Reviews, recommendations, memes and general book-related musings on my favorite topics such as the Anglo-Saxons, Plantagenets, Tudors, Roman Britain, Fashion History, Paranormal Experiences, Biblical Archaeology and Studies, (pretty much archaeology, period), US History, and more!
I have been in writing mode the last few evenings so I thought I would take a very short Eleanor-related break and show off some of the other fun stuff I am reading right now.
This week's line is from Born a Crime: Stories from a South African Childhood by Trevor Noah. Now let me be the first to say I was very wrong about Trevor Noah. I loved The Daily Show. Loved, loved, LOVED! I love Jon Stewart, I love Stephen Colbert, I loved all of them. Then came The Colbert Report, and eventually he moved on to a more traditional late-show spot because he could no longer play such a buffoon of a character, and then a few months later Stewart announced he would be ending his run with Comedy Central. I was sure there was no one who could replace Jon Stewart. No way this Trevor guy could ever be even a fraction of as awesome as Jon.
Boy, was I wrong.
Trevor Noah is fucking awesome. Don't get me wrong, Jon Stewart will always be the person I think of first in fond memories of The Daily Show. But Trevor Noah is incredibly intelligent and funny as hell. I am so glad I came around to the idea of anyone else hosting the show, because Trevor's spot-on impression of trump is some much-needed humor in this living nightmare.
I am cheating and using two first lines. Ahead of every chapter, there is a brief section relating to the history of apartheid in South Africa (in addition to the horrifying things I am learning from the chapters themselves), So, for this one I am using the first paragraph from the apartheid section, followed by the first paragraph of Chapter 1: Run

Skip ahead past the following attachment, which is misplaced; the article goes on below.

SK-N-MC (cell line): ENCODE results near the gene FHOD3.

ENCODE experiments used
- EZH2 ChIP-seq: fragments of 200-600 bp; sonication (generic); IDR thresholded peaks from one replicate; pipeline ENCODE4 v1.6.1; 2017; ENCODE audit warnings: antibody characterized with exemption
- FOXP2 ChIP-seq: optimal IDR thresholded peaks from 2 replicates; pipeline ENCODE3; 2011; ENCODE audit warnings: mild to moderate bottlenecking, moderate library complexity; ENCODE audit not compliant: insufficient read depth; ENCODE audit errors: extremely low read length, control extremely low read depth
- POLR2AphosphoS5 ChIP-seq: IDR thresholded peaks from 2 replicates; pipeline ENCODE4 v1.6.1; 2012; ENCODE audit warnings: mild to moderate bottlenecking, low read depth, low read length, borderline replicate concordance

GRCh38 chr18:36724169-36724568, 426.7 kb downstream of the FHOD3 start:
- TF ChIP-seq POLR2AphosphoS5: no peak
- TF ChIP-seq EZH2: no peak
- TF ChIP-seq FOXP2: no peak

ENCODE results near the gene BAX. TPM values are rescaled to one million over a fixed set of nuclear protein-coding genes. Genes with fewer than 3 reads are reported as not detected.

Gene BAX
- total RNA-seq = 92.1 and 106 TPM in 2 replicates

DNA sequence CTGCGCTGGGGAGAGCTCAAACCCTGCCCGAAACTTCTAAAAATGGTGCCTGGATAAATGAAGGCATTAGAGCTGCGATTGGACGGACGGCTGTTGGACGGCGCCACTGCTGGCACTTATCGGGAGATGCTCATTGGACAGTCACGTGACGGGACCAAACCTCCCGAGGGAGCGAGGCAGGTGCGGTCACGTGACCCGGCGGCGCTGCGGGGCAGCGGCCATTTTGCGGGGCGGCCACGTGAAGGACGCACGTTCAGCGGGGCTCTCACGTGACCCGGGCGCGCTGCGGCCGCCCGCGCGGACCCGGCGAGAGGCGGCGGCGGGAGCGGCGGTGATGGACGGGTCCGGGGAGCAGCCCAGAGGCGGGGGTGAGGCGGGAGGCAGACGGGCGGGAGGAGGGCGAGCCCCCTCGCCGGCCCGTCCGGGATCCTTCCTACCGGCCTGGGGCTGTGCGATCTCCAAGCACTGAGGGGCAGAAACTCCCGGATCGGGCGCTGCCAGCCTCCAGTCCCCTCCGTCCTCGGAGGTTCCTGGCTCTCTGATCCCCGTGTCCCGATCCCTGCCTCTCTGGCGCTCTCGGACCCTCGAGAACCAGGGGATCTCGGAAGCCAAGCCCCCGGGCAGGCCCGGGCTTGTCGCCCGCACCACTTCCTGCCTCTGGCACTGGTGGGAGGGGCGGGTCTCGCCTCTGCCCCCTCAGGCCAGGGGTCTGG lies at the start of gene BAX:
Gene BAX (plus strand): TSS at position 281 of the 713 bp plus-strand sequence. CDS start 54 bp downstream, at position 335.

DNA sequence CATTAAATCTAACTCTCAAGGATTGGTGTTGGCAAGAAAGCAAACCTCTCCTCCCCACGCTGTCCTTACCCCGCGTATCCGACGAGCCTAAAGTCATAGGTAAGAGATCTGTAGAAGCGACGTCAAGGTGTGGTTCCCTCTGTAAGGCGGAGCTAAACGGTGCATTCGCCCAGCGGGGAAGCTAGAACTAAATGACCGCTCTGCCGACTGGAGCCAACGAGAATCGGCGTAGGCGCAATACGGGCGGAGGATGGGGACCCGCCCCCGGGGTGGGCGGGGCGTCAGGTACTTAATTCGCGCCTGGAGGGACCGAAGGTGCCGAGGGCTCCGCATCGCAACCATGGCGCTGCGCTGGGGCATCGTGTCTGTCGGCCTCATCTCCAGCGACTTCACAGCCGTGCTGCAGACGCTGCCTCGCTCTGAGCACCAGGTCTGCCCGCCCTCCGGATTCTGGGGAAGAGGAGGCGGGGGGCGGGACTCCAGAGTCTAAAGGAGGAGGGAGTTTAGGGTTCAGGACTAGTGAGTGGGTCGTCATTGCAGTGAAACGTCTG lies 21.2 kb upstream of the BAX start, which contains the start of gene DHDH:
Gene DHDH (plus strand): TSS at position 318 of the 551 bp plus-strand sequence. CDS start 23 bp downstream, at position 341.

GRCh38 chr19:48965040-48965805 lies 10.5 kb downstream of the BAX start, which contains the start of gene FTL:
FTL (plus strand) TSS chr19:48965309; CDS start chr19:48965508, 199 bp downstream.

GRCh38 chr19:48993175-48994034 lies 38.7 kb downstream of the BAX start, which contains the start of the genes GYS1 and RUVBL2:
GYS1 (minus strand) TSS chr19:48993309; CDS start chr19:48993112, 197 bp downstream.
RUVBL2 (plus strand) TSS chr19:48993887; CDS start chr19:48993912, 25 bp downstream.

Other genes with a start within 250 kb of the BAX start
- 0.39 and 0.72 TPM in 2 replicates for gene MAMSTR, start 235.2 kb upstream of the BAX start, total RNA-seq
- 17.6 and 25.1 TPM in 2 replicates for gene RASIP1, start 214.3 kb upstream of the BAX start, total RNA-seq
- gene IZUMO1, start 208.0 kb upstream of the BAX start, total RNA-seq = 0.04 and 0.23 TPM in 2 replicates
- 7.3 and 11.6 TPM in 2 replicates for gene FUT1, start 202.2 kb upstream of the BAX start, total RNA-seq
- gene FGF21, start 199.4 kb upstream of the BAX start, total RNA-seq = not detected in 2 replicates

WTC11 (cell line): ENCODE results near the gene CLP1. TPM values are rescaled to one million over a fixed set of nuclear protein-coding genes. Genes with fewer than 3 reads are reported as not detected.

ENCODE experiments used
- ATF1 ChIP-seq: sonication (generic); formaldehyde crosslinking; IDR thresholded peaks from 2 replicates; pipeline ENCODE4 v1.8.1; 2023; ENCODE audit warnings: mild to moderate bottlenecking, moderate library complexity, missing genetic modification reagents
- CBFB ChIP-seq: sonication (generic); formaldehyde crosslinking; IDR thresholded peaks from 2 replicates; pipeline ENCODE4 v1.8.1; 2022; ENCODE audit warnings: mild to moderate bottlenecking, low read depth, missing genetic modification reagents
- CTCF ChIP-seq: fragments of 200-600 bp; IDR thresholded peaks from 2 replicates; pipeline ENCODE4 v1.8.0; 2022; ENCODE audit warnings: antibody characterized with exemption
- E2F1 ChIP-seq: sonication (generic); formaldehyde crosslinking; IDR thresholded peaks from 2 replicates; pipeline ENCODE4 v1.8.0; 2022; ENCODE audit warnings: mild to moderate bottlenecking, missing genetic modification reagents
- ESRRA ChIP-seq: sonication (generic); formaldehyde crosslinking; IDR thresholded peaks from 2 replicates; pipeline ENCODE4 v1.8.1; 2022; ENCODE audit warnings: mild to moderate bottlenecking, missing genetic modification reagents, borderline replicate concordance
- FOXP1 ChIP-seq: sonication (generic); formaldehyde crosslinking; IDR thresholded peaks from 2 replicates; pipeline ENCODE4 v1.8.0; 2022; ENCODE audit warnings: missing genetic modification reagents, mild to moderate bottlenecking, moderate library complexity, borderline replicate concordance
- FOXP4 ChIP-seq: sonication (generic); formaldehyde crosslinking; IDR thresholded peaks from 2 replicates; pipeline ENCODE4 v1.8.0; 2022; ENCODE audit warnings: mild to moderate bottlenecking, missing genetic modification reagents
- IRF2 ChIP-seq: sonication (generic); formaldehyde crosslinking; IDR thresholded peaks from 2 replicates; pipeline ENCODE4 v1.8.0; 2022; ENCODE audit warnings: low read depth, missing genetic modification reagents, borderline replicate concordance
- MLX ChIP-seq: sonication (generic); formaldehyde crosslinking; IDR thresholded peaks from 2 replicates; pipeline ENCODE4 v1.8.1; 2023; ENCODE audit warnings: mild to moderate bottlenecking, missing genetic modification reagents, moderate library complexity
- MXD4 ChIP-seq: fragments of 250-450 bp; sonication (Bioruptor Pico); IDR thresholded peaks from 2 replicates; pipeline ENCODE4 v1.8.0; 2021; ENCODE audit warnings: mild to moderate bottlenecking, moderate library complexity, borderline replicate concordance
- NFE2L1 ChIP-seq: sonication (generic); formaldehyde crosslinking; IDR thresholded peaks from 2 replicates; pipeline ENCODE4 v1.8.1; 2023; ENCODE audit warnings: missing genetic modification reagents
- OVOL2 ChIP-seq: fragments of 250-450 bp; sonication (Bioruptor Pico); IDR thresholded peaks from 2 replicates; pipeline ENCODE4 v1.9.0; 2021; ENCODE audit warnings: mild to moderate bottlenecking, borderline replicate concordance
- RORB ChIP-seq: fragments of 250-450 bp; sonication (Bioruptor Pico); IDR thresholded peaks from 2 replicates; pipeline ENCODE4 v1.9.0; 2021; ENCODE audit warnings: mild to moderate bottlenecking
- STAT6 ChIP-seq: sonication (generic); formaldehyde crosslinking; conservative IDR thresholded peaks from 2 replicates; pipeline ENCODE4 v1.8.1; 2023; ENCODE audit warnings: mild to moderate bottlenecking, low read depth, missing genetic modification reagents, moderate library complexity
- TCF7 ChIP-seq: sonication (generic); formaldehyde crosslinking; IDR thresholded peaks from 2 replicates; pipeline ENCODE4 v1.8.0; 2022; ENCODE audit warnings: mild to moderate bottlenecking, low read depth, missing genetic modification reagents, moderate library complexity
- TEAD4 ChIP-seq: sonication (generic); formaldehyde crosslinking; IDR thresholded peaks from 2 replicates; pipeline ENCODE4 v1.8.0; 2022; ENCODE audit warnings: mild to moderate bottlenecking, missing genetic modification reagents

"The genius of apartheid was convincing people who were the overwhelming majority to turn on each other. Apart hate, is what it was. You separate people into groups and make them hate one another so you can run them all."
"Sometimes in big Hollywood movies they'll have these crazy chase scenes where somebody jumps or gets thrown from a moving car. The person hits the ground and rolls for a bit. Then they come to a stop and pop up and dust themselves off, like it was no big deal. Whenever I see that I think, That's rubbish. Getting thrown out of a moving car hurts way worse than that."
(And for the record in case you are wanting to know, he knows this because when he was nine his mother threw him out of a moving car, then herself jumped out, while holding Trevor's baby brother. All were okay - his brother did not have a mark on him, Trevor says - but they most certainly would not have been had they stayed in the car.)
Leave a comment below about my line or feel free to share one of your own. Then take a look at what my fellow First-Liners have for you this week.